For the past three years, I’ve been selling these lasagnas to fund our mission trips to Honduras. People are now starting to come to my door for one. I always have these delights in my freezer for customers. After all these years, I’m still my biggest customer. I eat this lasagna with great regularity.
Images courtesy of Josh Guthrie from MegaPxls.com.
It was on the way home in the early afternoon on Christmas Eve. Two years ago I was lost in thought driving home from my mom’s house in northeast Arkansas. It was the day after I attended my cousin’s funeral.
I hadn’t seen Brian in over twenty-five years, but I had a nagging feeling that I needed to be there. My mom lived 7 1/2 hours from me and I knew the travel was going to be hard because of my chronic pain. Yet, I felt compelled to pay respects to a stranger I barely knew a lifetime ago.
I’m about halfway home and near Malvern I saw this car on the side of the road. It was an old, beat up wreck. The car should have been at the junkyard, not on the shoulder of I-30.
As I passed, I debated whether I should turn back or not. After much inner debate, I finally decided to turn around at the next exit to investigate.
I knew this was going to foul up my time table. We celebrate Christ’s birth on Christmas Eve. Christmas Day is for tracking down extended family.
As I pull up behind this mechanized zombie, I’m shocked to see a girl. She was maybe 19 on her way home for Christmas break. I expected a meth addict with three teeth.
As I got out of the van I yelled if this young lady needed help. She said she called her uncle in Tyler, Texas and all was well. She had a flat tire. I asked her again if I can help. I could have the tire changed in no time. She refused and claimed she had no jack.
As I walked back to the van, I thought, “Well, I did my job. Time to get back on schedule.” Only I had an uneasy feeling like I had knots in my stomach.
My mind disengaged and I opened the trunk to retrieve my jack. I walked back to the decrepit car and told the girl I found my jack and would have her on the road in no time.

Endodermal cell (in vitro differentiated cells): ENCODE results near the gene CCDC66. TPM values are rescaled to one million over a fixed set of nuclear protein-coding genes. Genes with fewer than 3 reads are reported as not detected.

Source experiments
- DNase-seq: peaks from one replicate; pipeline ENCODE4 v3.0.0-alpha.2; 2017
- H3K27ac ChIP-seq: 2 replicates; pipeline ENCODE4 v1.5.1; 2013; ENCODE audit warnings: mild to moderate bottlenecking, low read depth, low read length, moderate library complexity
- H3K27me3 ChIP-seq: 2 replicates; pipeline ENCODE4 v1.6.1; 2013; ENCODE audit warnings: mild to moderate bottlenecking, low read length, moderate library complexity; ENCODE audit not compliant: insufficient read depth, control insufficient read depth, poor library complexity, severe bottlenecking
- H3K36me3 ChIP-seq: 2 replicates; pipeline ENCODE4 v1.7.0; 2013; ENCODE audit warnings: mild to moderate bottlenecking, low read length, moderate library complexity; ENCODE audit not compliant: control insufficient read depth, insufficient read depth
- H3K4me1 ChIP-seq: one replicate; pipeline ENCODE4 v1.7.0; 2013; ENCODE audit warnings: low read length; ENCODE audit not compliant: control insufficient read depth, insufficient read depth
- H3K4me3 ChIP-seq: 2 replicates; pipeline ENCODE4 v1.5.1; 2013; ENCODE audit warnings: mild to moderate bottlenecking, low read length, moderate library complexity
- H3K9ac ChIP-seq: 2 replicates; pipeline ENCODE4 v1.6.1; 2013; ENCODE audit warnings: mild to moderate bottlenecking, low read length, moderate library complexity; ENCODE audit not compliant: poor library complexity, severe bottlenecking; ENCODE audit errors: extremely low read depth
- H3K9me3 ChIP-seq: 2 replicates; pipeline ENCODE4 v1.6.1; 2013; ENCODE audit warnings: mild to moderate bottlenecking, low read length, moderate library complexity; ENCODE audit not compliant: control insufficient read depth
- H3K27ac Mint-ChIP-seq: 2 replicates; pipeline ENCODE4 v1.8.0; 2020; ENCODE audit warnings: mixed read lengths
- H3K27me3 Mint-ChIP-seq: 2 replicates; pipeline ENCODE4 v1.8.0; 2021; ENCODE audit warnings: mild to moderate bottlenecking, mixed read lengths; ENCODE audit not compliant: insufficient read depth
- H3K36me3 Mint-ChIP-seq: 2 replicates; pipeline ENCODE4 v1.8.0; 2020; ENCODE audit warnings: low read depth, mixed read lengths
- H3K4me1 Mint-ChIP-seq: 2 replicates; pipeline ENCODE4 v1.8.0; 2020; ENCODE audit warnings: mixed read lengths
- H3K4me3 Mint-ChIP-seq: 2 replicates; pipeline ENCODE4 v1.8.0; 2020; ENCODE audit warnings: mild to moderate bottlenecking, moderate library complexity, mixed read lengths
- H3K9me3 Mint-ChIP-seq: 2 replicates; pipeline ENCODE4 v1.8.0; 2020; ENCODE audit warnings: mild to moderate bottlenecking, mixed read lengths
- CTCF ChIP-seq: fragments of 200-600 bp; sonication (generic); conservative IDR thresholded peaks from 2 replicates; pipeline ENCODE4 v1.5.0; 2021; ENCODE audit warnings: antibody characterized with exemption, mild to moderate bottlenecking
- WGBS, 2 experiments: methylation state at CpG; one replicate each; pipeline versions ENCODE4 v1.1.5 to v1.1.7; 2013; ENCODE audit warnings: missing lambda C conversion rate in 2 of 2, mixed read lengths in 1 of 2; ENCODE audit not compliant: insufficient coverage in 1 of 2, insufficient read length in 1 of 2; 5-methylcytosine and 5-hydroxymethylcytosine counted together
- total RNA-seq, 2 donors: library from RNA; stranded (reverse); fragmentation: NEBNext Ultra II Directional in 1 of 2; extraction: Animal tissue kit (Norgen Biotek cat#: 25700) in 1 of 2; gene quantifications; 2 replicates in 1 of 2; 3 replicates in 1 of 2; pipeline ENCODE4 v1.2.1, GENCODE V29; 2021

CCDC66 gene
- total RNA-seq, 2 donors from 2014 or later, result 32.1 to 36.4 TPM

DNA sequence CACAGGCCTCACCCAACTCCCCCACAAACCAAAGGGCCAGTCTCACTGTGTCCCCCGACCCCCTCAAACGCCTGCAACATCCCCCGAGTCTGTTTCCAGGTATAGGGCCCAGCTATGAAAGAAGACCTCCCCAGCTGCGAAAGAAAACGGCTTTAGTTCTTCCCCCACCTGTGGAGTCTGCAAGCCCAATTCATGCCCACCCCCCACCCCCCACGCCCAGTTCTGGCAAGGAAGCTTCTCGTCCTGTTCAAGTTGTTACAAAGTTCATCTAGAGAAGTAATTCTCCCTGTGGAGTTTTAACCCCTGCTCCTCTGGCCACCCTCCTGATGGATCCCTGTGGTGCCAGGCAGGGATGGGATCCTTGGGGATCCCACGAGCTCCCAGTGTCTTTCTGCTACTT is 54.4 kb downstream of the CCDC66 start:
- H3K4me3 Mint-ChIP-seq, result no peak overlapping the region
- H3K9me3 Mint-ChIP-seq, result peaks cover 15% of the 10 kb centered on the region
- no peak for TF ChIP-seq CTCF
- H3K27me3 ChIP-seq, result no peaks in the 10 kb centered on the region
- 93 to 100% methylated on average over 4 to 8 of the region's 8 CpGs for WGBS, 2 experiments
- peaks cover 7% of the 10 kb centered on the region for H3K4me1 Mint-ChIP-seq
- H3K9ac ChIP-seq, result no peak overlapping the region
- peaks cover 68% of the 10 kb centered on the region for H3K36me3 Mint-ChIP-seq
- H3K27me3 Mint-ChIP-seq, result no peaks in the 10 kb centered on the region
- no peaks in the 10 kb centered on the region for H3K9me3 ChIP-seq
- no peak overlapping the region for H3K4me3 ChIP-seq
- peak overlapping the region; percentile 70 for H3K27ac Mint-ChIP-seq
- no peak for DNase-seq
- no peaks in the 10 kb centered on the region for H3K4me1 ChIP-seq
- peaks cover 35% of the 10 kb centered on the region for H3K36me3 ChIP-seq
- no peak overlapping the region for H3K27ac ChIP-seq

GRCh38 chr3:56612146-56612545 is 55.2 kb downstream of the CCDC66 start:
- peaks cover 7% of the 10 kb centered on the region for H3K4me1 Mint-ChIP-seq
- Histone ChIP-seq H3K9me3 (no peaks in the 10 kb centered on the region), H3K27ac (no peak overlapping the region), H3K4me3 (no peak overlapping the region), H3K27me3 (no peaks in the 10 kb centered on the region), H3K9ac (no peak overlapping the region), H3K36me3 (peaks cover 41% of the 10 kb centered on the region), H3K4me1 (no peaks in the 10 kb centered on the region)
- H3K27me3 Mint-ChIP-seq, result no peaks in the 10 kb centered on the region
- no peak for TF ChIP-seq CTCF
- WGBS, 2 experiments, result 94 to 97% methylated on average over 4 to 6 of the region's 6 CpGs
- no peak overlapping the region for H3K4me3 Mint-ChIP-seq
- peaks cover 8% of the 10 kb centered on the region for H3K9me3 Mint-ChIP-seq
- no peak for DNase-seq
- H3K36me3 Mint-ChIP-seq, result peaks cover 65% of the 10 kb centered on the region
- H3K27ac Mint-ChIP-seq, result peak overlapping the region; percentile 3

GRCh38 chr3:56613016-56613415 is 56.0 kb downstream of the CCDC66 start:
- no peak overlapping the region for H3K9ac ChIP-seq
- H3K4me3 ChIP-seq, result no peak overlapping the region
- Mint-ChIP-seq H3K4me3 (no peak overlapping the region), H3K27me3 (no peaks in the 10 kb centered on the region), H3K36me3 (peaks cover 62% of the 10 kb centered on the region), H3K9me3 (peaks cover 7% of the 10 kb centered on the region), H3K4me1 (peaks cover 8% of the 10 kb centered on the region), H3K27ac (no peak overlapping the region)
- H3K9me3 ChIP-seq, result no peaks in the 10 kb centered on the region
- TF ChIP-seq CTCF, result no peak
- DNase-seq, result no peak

As I was jacking up the car, I inquired about the spare. No spare. Now I have to think fast. I can get a new tire at Walmart in Malvern.
I put the tire in the van and offered to give her a ride. She was being cautious and prudently refused.
I found Walmart and had the new tire put on the rim without incident and I was back on the road.
I find my spot behind this wreck. Ten minutes later the car is good as…well, as good as it’s gonna get.
This girl was excited and gave me a hug as all girls hug everyone. She inquired about the cost. I said, “No charge. Merry Christmas.”
That is among my top five greatest gifts I received. All because I was compelled to attend a near stranger’s funeral.
(I have to thank the staff at The Daily Post for triggering Madonna’s ‘Express Yourself’ in my brain. This will confound me for a couple of days just like when ‘If I Could Turn Back Time’ by Cher was unleashed. Well played, Daily Post.)
My favorite way to express myself is through cooking. Who doesn’t like cooking? Apparently a lot of people. My mom was a good cook. I say was as if she is no longer among the living. She is a good cook. I usually get to enjoy her food around Thanksgiving.
Around June, she will ask me what I want to eat. Since we stay three days, there is room for more than turkey. Chicken and dumplings usually hit the list. So do pork chops, egg salad, seafood dip, and whatever else I can get her to make. Still no salmon patties. I may have to resort to threats.